Sadly, Yahoo! has come out of the gate as about as webmaster UNfriendly as they could be. paid ads, paid inclusion, yahoo product links, site match clutter their already "selective" index. On the bright side, they are the easiest engine to spam in years. If I was in charge there, my number 1 priority would be successfully indexing the web's content and basic scoring issues - than worry about the fine tuning as they are still barley able to get pages in their index
| 1:33 am on Mar 11, 2004 (gmt 0)|
<<So the statement that the site was penalized for trading links and affiliate links is silly in and of itself. There must be more to the reason the site was penalized, or else Yahoo is being unreasonable. >>
It is mind boggling that this would even be a policy AND that they would openly admit it!
Thinik about this for a second. Much of the best content on the web comes from niche sites and small publishers. Would they prefer banner ads all over the site? It is only natural that publishers serve some ads to pay for their site at least. Yahoo!, of ALL companies can surely understand the need to have some ads to support free content :)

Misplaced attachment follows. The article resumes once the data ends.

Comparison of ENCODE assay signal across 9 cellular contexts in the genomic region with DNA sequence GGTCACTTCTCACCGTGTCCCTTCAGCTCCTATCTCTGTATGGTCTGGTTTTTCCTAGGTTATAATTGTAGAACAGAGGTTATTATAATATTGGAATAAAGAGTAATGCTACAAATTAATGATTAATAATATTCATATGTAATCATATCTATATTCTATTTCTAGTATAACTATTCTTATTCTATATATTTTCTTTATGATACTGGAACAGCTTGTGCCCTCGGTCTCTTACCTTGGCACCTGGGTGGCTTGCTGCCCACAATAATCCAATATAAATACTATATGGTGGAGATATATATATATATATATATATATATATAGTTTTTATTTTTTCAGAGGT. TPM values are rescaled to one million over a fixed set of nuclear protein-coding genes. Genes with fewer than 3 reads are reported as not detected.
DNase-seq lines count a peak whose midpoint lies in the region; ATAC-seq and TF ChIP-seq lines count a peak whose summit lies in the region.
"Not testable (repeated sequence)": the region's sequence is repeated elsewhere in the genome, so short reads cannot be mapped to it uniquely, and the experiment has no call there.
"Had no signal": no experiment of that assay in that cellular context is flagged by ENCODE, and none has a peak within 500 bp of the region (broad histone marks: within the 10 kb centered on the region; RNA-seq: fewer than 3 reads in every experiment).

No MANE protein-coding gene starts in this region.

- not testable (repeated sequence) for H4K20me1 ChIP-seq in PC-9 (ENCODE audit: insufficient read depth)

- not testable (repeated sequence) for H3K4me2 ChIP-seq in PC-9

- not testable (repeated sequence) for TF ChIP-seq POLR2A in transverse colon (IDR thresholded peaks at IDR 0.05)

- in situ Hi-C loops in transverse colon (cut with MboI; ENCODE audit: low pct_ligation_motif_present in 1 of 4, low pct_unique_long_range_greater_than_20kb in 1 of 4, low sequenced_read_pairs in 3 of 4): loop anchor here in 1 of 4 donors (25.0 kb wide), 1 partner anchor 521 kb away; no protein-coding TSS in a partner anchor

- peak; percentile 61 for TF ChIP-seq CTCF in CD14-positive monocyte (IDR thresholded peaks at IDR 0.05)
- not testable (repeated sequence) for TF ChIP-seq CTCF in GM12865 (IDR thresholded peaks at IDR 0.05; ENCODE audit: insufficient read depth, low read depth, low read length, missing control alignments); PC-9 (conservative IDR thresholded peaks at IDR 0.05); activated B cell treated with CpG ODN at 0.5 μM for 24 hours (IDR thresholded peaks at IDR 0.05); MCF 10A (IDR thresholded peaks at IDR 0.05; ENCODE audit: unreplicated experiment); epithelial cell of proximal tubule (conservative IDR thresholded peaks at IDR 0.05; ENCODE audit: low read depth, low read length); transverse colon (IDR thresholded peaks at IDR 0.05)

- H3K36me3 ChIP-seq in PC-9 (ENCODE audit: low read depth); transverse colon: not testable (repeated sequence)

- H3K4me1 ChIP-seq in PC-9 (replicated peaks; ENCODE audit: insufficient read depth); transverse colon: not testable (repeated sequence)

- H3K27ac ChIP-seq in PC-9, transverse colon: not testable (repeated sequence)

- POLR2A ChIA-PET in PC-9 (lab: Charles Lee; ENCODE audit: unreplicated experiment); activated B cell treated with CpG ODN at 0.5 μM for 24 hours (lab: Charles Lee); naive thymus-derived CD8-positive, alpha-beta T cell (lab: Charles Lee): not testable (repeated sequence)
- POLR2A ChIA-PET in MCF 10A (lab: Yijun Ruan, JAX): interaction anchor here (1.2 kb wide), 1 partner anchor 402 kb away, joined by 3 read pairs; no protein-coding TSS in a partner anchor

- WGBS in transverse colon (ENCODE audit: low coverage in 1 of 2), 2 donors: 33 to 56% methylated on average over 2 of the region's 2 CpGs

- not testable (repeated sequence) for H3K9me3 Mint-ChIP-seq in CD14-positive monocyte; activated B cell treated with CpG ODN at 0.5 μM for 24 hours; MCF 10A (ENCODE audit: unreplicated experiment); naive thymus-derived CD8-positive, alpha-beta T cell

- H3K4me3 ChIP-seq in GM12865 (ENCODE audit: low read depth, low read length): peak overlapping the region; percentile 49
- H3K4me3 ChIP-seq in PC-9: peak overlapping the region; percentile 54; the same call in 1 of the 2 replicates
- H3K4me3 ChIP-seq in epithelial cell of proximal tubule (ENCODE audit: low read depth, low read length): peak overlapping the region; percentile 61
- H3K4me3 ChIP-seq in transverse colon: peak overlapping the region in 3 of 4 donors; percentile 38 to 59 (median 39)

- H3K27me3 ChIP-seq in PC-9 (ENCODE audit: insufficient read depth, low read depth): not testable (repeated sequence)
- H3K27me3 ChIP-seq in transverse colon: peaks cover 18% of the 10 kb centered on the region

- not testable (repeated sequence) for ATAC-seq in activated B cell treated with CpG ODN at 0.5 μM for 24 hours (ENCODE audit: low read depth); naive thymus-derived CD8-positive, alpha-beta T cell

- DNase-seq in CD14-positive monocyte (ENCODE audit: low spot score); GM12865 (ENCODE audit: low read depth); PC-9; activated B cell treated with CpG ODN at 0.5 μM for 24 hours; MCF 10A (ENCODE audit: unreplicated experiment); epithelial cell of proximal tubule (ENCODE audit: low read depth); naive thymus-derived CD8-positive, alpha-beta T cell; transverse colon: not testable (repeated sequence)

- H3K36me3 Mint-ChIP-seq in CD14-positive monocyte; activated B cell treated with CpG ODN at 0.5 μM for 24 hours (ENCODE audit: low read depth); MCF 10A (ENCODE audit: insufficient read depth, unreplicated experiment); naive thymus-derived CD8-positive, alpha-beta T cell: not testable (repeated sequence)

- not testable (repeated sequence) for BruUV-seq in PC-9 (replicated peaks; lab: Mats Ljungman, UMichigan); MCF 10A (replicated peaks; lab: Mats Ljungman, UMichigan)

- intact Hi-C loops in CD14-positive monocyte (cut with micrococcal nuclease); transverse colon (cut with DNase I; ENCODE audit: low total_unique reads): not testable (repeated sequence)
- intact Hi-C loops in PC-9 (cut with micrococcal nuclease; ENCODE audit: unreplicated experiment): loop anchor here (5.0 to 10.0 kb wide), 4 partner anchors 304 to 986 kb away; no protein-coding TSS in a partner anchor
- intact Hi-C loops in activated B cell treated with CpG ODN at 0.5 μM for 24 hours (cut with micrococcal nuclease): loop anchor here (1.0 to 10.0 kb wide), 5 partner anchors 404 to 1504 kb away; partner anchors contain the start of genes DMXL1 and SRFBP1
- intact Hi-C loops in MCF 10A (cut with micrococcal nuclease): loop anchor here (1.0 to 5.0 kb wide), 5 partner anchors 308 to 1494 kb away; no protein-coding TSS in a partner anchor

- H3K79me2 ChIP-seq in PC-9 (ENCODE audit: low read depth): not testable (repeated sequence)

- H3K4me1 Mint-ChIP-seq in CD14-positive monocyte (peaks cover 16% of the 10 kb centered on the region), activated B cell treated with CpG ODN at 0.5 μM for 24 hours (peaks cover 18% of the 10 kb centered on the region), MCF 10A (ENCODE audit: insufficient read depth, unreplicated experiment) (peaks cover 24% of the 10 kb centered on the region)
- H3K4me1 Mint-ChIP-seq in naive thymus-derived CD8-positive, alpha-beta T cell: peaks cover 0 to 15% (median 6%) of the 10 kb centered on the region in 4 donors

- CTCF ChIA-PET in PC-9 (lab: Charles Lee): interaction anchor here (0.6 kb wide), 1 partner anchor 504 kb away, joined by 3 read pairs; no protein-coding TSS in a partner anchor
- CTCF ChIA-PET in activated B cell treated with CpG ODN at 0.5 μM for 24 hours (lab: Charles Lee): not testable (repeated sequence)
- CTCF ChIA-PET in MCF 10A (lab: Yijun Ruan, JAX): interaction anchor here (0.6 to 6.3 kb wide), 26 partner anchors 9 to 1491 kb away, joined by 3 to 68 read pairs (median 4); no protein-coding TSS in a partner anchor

| 6:43 am on Mar 11, 2004 (gmt 0)|
You know, guys, I've been rethinking my position here. Maybe Yahoo is not being unreasonable, they are just not willing to come out and say openly what's going on, which is that they are filtering for quality. These are not definitive, cut-and-dried issues, but judgement calls based on subjective criteria. Quality is always subjective, which is why a machine can never measure it.
No offense intended to anyone, but of all the penalized sites I've looked at, the only one that was definitively good was soapystar's. And he appears to be back in Yahoo and doing well. The rest of us, including me, are admittedly marginal. Sure, I have content, and so do the others, and there are still sites ranking in Yahoo that have none. But the question we have to ask ourselves honestly is: is our content good enough to merit the kind of positioning we have enjoyed thus far? I have to admit in my case, the answer is probably no. I have done well because of lack of competition. Other sites in my field are old, or they have little or no content, or they are not keyword optimized. But looking at it from a somewhat objective standpoint, I probably don't deserve my rankings. I'm working to improve that, and in the mean time, I'll stop complaining.